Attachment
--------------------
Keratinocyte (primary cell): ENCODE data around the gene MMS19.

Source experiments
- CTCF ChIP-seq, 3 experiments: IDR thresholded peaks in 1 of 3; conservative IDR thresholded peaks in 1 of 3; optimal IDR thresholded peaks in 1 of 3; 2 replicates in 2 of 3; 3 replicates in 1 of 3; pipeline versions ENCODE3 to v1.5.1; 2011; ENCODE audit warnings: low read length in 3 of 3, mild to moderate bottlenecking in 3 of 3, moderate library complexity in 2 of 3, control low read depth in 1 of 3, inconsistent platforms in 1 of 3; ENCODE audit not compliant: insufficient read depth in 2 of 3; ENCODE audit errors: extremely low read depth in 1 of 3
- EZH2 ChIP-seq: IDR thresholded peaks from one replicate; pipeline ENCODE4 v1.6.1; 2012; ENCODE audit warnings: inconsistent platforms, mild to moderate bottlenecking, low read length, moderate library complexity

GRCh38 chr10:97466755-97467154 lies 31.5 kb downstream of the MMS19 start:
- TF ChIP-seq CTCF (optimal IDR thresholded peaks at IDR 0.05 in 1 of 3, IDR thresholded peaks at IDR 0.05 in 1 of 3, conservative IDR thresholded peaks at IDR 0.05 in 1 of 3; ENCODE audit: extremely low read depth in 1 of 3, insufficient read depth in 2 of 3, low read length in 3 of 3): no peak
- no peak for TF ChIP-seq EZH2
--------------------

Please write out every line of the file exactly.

Keratinocyte (primary cell): ENCODE data around the gene MMS19.

Source experiments
- CTCF ChIP-seq, 3 experiments: IDR thresholded peaks in 1 of 3; conservative IDR thresholded peaks in 1 of 3; optimal IDR thresholded peaks in 1 of 3; 2 replicates in 2 of 3; 3 replicates in 1 of 3; pipeline versions ENCODE3 to v1.5.1; 2011; ENCODE audit warnings: low read length in 3 of 3, mild to moderate bottlenecking in 3 of 3, moderate library complexity in 2 of 3, control low read depth in 1 of 3, inconsistent platforms in 1 of 3; ENCODE audit not compliant: insufficient read depth in 2 of 3; ENCODE audit errors: extremely low read depth in 1 of 3
- EZH2 ChIP-seq: IDR thresholded peaks from one replicate; pipeline ENCODE4 v1.6.1; 2012; ENCODE audit warnings: inconsistent platforms, mild to moderate bottlenecking, low read length, moderate library complexity

GRCh38 chr10:97466755-97467154 lies 31.5 kb downstream of the MMS19 start:
- TF ChIP-seq CTCF (optimal IDR thresholded peaks at IDR 0.05 in 1 of 3, IDR thresholded peaks at IDR 0.05 in 1 of 3, conservative IDR thresholded peaks at IDR 0.05 in 1 of 3; ENCODE audit: extremely low read depth in 1 of 3, insufficient read depth in 2 of 3, low read length in 3 of 3): no peak
- no peak for TF ChIP-seq EZH2